PROVIDENCE, R.I. (WPRI) – Former Providence Mayor Vincent A. “Buddy” Cianci Jr. told a group of supporters Monday that he’s expecting a long, “negative campaign” from well-funded opponents in the coming months as he seeks a return to City Hall.
Cianci’s comments came during a $1,000-a-head fundraiser at Al Forno Restaurant on South Main Street. The 73-year-old independent drew applause from several dozen donors and supporters as he laid out his vision for Providence during an 11-minute speech, but he also warned that an independent expenditure group is preparing to “go against us big time.”
“I think that there’s a certain group of elitists that would like not to see me be mayor,” Cianci told the crowd. “Well I see it differently. I think the people have to be represented as I did for 22 years and made this city a lot better than what it was when I came into office.”
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Cianci, who served as mayor for parts of four decades between 1975 and 2002 but also resigned twice following felony corruption convictions, is running against Republican Daniel Harrop and the winner of the Democratic primary between City Council President Michael Solomon, Brett Smiley, Jorge Elorza, Chris Young and Reinaldo Catone. Incumbent Mayor Angel Taveras is running for governor.
Although he didn’t mention her by name, Cianci’s comments about negative campaigning were likely directed at former state Sen. Myrth York, who told WPRI.com that she resigned as co-chair of Smiley’s campaign to “focus my attention on efforts to highlight what’s at stake for Providence in this coming election.”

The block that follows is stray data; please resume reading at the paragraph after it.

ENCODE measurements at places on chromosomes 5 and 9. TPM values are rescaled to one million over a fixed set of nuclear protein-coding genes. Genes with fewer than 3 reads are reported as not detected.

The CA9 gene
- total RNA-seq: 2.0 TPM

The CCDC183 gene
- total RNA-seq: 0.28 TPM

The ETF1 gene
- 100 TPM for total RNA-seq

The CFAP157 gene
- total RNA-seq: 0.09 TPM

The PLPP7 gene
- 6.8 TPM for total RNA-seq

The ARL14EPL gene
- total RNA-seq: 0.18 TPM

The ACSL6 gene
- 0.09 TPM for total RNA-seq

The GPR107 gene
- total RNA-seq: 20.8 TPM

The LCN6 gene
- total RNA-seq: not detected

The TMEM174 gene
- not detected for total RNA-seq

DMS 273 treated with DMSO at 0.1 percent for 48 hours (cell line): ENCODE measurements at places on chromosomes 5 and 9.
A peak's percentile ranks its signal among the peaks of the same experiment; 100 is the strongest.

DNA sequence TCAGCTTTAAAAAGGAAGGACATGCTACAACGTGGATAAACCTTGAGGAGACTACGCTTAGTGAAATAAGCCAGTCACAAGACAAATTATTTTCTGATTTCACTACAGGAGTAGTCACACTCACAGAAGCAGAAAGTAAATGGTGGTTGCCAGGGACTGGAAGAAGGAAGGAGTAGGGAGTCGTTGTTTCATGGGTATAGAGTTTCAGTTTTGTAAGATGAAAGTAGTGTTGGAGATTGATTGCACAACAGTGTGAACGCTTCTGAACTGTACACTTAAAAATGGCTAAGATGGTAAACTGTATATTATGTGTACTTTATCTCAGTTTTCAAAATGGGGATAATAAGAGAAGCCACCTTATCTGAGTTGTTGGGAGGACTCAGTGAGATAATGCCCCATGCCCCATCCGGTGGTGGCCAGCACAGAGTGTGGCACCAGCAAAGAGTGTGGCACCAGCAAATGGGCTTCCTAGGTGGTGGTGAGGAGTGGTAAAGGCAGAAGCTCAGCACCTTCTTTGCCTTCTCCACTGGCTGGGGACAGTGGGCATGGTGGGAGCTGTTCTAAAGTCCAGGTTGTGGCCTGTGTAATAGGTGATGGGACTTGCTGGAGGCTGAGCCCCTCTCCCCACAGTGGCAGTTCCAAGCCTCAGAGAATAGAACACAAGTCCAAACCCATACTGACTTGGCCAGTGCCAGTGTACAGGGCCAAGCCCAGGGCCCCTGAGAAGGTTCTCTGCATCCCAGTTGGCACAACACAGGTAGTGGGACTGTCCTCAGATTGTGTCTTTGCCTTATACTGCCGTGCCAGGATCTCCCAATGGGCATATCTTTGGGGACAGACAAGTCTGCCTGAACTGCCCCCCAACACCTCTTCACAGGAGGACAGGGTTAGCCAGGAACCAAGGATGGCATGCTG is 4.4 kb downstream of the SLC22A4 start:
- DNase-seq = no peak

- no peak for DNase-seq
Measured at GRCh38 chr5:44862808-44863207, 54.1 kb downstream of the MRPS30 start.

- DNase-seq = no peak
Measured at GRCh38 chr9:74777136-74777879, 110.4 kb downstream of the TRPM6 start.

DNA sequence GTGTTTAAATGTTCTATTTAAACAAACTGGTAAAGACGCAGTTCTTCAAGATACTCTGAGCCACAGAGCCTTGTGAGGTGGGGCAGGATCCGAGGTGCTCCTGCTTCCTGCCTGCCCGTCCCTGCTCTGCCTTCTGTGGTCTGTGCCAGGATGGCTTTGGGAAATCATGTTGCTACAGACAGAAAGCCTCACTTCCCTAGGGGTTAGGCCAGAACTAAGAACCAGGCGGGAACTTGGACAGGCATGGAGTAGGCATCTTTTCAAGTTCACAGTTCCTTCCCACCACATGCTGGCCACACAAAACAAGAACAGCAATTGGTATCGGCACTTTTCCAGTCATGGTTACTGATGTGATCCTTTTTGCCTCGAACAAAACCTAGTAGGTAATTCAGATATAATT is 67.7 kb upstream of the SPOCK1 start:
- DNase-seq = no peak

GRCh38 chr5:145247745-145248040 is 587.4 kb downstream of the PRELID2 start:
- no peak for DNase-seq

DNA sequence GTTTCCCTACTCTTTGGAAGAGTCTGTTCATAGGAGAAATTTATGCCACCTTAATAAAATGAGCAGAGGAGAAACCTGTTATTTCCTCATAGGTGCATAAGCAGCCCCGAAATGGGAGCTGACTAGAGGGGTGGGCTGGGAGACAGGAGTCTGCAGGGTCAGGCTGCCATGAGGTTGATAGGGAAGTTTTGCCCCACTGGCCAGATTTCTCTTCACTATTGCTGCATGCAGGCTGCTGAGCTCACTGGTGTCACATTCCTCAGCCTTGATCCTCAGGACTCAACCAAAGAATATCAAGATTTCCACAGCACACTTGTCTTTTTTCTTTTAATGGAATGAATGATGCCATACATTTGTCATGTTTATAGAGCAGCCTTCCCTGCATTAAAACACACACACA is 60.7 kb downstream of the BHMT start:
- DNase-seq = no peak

York hasn’t stated exactly what role she intends to play in the mayor’s race, but one option is to launch an independent expenditure group to target one or more candidates. Solomon and Elorza have called on Smiley to sign a “People’s Pledge” to curb outside spending in the race, but Smiley has said he wants a ban on city employee contributions to be part of the agreement.
During his speech, Cianci rattled off a list of accomplishments and rankings the city earned during his tenure as mayor, making the case that Providence needs a self-esteem boost. He said those who advocate for a “new Providence” forget that the city has been dealt with a massive structural deficit, high unemployment and high taxes in recent years.
“Let those who say that the new Providence is better than the old Providence, I don’t accept the new Providence the way it’s being handled right now,” Cianci said.
Cianci said he expected to raise $100,000 Monday, on top of the approximately $150,000 he raised at another fundraiser last month. His campaign finance chairperson is Dee Dee Whitman, a prominent political fund-raiser from the city’s East Side.